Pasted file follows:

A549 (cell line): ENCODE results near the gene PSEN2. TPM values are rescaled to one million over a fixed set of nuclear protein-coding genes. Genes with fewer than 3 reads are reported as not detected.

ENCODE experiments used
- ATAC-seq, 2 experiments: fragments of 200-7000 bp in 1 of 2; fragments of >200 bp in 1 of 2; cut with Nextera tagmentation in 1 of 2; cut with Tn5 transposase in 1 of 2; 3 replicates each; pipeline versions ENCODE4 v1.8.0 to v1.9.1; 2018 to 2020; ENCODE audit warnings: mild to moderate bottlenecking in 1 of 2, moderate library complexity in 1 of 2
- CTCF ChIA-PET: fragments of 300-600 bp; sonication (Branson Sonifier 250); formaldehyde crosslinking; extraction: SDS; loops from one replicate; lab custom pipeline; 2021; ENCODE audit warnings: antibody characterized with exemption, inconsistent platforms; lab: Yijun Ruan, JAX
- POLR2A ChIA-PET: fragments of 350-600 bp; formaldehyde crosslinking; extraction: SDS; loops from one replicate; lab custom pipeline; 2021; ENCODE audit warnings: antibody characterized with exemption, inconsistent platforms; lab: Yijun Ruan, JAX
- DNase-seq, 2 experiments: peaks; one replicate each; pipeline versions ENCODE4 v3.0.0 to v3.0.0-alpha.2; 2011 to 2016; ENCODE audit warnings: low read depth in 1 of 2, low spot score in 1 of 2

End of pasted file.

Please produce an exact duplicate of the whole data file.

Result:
A549 (cell line): ENCODE results near the gene PSEN2. TPM values are rescaled to one million over a fixed set of nuclear protein-coding genes. Genes with fewer than 3 reads are reported as not detected.

ENCODE experiments used
- ATAC-seq, 2 experiments: fragments of 200-7000 bp in 1 of 2; fragments of >200 bp in 1 of 2; cut with Nextera tagmentation in 1 of 2; cut with Tn5 transposase in 1 of 2; 3 replicates each; pipeline versions ENCODE4 v1.8.0 to v1.9.1; 2018 to 2020; ENCODE audit warnings: mild to moderate bottlenecking in 1 of 2, moderate library complexity in 1 of 2
- CTCF ChIA-PET: fragments of 300-600 bp; sonication (Branson Sonifier 250); formaldehyde crosslinking; extraction: SDS; loops from one replicate; lab custom pipeline; 2021; ENCODE audit warnings: antibody characterized with exemption, inconsistent platforms; lab: Yijun Ruan, JAX
- POLR2A ChIA-PET: fragments of 350-600 bp; formaldehyde crosslinking; extraction: SDS; loops from one replicate; lab custom pipeline; 2021; ENCODE audit warnings: antibody characterized with exemption, inconsistent platforms; lab: Yijun Ruan, JAX
- DNase-seq, 2 experiments: peaks; one replicate each; pipeline versions ENCODE4 v3.0.0 to v3.0.0-alpha.2; 2011 to 2016; ENCODE audit warnings: low read depth in 1 of 2, low spot score in 1 of 2